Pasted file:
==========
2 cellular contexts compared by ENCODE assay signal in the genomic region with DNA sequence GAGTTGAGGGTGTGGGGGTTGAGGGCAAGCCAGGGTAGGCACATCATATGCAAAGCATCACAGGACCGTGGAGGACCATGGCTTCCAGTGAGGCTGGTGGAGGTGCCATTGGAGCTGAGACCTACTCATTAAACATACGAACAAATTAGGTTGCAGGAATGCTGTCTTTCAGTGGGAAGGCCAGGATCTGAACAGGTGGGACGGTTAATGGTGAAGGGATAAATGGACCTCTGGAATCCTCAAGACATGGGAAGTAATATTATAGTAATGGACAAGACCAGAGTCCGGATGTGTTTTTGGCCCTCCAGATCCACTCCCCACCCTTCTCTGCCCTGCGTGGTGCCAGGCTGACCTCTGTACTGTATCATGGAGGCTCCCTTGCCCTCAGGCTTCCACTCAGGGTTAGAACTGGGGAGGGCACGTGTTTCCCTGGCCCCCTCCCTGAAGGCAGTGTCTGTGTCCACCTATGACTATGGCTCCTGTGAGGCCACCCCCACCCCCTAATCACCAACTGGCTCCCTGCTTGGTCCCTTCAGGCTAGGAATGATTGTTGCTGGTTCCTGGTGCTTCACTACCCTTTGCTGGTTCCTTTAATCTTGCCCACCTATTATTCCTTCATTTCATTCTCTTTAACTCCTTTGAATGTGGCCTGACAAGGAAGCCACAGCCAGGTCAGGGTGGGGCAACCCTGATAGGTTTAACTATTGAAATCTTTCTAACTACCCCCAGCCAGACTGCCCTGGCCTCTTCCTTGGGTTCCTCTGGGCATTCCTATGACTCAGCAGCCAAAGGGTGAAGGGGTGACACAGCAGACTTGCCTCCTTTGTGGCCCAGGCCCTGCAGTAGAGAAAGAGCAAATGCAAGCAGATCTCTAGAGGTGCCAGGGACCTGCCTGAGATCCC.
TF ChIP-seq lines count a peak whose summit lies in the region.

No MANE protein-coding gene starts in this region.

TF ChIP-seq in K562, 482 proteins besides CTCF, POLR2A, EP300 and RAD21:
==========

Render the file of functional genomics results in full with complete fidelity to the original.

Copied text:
2 cellular contexts compared by ENCODE assay signal in the genomic region with DNA sequence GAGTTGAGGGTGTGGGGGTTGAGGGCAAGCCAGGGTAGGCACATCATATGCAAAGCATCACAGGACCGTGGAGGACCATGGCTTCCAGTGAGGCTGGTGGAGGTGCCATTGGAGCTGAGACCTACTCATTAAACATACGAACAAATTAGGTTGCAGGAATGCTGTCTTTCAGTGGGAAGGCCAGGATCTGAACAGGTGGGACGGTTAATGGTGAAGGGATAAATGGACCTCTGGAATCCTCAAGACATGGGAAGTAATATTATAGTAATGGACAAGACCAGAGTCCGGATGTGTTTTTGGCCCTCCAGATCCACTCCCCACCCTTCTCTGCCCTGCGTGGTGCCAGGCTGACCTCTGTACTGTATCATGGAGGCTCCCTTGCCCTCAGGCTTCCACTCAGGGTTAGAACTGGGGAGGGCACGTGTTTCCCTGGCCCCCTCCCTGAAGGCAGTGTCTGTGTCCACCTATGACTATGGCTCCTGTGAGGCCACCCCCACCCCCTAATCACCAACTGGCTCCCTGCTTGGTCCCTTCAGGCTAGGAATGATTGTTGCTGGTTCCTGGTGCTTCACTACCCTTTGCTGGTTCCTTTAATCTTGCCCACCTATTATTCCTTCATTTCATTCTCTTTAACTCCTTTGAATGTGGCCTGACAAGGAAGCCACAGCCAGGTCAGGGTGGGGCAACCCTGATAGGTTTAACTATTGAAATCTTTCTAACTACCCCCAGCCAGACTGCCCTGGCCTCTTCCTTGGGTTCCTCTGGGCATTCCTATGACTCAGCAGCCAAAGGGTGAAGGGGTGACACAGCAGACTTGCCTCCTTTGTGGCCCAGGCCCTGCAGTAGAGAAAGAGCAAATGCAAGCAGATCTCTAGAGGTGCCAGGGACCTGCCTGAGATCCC.
TF ChIP-seq lines count a peak whose summit lies in the region.

No MANE protein-coding gene starts in this region.

TF ChIP-seq in K562, 482 proteins besides CTCF, POLR2A, EP300 and RAD21: